Data Protection by Design
This is the new age and new way of doing business that relies on data more than wisdom at the same time make organisations more respectful of ownership of customer’s personal data. Any data that can identify the customer in real world is a personal data.
Recently smart TV maker “Vizio” was fined for spying on its users; Uber employee was caught tracking a journalist using Uber’s tool “God View”, which is only available to Uber employees to track drivers and customers; AT&T was fined $25m because few employees sold customers data; Netflix has been fined in past; Google may face $18b fine for breaking web privacy laws in Netherlands; EU is drawing the line (with GDPR) and if companies cross the line they will be fined € 10 m or 4 % of revenues. Companies build their business model and marketing strategy around data but it is really difficult for company to decide when it becomes unethical. Second biggest problem companies might face is how to control their employees from misusing the data.
GDPR, a data protection by design framework, solves the data privacy issues to large extent and creates a win-win-win situation in which companies get data they want, customers privacy is protected, and government has law in place.
According to law, if an organisation fails to protect the privacy of customer it should be fined. Organisations work data protection by design for coping with threats from hackers, social engineering, and compromised employee including CEO.
GDPR – General Data Protection Regulation – by EU is a framework, guideline, and applicable for any organisation that has day-to-day responsibility of data protection. It is living document that is some changes are still being made. The GDPR will fully apply in the UK from 25 May 2018, and UK government has confirmed Brexit will not affect the commencement of GDPR. Under GDPR, data protection of customer’s personal data is main responsibility of organisations – Controllers and Processors.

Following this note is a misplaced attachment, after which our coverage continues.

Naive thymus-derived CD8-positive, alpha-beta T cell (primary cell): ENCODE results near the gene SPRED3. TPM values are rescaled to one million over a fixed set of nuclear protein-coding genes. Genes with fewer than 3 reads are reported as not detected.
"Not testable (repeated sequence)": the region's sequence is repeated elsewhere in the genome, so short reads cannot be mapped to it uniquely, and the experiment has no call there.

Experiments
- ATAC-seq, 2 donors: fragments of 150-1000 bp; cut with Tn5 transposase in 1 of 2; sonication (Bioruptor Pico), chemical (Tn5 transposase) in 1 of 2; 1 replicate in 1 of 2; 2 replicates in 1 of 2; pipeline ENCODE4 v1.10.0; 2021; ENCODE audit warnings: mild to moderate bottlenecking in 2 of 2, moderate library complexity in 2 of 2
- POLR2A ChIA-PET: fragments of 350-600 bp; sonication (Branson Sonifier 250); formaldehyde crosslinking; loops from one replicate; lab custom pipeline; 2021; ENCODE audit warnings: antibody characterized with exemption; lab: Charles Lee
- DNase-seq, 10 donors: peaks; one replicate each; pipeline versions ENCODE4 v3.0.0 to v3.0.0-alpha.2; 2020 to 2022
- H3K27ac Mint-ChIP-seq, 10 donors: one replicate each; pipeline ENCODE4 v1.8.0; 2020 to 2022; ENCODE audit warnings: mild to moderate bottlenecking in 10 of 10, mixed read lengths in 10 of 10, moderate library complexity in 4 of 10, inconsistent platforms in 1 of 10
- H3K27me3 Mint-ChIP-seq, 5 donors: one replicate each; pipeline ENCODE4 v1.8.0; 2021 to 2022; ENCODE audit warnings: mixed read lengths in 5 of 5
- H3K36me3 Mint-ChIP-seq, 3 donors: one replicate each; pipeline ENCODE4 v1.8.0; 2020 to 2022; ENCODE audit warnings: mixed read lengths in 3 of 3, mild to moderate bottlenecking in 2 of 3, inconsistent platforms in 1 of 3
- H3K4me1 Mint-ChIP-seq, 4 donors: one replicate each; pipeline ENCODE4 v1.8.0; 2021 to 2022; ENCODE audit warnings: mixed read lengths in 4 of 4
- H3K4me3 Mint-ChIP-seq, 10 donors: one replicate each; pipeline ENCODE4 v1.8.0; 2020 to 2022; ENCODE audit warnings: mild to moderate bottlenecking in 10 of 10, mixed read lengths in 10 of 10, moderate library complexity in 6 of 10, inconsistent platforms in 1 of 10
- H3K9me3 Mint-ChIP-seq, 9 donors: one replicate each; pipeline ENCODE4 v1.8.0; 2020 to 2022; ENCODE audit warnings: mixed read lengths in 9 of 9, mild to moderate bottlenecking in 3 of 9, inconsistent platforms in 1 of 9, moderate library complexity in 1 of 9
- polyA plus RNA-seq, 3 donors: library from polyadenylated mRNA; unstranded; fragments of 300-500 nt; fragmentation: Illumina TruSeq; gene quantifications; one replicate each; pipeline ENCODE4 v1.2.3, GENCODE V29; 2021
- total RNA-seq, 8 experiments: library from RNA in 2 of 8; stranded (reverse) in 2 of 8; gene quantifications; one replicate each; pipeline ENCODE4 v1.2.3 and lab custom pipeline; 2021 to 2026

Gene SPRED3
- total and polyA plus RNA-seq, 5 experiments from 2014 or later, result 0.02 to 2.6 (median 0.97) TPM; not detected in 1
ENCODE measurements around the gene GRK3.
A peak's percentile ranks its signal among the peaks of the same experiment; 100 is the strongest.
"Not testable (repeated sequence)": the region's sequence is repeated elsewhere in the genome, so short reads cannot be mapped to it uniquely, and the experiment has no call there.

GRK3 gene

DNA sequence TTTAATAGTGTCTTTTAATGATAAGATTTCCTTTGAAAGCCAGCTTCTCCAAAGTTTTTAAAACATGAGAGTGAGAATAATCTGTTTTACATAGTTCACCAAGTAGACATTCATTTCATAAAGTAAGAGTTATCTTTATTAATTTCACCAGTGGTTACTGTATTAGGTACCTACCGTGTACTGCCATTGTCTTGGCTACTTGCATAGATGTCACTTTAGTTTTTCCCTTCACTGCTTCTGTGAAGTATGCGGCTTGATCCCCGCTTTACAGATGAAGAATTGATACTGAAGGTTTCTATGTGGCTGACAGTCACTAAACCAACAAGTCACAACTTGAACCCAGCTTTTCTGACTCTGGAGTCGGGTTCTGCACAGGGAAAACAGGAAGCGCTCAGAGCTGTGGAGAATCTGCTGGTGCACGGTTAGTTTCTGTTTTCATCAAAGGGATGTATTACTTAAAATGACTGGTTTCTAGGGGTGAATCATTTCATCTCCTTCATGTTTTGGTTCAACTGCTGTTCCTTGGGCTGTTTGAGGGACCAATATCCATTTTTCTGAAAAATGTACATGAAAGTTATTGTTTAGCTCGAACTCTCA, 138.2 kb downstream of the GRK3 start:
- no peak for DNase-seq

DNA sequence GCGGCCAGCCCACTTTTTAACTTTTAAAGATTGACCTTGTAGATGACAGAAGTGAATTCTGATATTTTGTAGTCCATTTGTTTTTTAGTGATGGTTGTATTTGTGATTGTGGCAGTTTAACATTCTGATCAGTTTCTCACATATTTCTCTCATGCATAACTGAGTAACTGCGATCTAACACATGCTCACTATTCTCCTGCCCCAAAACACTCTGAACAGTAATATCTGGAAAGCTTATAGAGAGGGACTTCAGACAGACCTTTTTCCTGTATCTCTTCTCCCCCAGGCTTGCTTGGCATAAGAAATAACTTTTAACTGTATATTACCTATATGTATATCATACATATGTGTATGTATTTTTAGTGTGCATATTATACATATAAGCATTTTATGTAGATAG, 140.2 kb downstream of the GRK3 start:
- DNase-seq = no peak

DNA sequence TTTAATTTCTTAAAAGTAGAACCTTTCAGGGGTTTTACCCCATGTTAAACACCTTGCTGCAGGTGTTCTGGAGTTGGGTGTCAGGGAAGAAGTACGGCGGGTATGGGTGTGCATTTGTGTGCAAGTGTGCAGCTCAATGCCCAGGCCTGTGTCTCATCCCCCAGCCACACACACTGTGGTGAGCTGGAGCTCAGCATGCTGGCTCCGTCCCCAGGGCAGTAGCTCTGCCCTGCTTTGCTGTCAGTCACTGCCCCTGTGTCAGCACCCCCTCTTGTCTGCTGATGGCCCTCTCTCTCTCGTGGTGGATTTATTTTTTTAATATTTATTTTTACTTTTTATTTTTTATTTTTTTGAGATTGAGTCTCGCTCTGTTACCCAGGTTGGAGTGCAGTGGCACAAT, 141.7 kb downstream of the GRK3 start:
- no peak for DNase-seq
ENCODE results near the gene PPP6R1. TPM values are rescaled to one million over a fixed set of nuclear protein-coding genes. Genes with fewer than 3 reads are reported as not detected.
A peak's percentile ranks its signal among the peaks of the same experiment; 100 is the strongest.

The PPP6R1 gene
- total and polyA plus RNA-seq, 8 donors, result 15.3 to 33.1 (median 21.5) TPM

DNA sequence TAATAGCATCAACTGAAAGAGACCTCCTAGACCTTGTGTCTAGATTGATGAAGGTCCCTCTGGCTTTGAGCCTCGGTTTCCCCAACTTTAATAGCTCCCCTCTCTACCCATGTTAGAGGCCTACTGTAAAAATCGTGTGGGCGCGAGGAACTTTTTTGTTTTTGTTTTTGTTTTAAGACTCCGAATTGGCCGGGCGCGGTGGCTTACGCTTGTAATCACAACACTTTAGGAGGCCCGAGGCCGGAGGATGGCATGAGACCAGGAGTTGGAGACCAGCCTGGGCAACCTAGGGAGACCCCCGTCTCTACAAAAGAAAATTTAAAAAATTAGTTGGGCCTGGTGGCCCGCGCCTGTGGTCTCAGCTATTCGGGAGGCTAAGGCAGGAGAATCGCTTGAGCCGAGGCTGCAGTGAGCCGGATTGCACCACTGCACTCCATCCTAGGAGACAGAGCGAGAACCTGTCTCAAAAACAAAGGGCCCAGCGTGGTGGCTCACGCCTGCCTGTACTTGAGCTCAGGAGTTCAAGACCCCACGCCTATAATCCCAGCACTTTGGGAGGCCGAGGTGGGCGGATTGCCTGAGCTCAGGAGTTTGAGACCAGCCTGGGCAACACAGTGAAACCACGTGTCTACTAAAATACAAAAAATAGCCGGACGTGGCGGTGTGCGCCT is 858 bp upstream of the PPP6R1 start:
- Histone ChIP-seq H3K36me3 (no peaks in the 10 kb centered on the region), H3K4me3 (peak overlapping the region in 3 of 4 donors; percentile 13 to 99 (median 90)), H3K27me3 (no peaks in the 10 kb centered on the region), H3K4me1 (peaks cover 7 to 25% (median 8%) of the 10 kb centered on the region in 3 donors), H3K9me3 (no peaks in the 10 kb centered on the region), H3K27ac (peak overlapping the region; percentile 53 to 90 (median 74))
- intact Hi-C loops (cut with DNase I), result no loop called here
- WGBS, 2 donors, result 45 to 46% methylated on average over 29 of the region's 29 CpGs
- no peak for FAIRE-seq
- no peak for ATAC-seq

Subject - Personals who possess personal information and submit information
Controller - Organisations that collect information, store information, and forward information
Processor - Organisations that do correlation between information, process information, do analysis.
GDPR places strong emphasis “consent” and how subjects have more control over the consent they give to controllers and processors.
Organisations need to do data and network mapping - Get to know every data they collecting, where they are storing, and were they are forwarding. Organisations need to know the processor for each and every data. Every time they bring a change - small or big software or infrastructure change - do impact assessment on how data will be handled, who will process, and where and how data leaks might happen. Review organisational policies and procedures and verify that they are GDPR compliant. Most important right now is how Organisations plan and implement the protection strategies.
Two big question should and would come in users mind one day or always:
1. What is happening to my data? How data is managed.
2. Who can access my data? How data is accessed.
Above two questions are also core and motivation behind GDPR.
Organisations need to address both questions in GDPR context; the organisations need strategies to handle both questions, that is strategy for Data Management and strategy for access management.
In following sections, we will see in detail what is recommended strategy in GDPR for Data management and Data Access.
Minimization - Information should be collected to bare minimum and also only minimal should be stored. For example, if company is doing survey and they don’t need to identity or name of user they should not collect it. If any extra information is collected (it is still allowed to collect more info) it must be encrypted; therefore, any extra data collected and/or stored by company should be hidden (encrypted). Data collected should be stored in chunks means not all information at one place so that whole information is not hacked. Later chunks are aggregate in a secure database.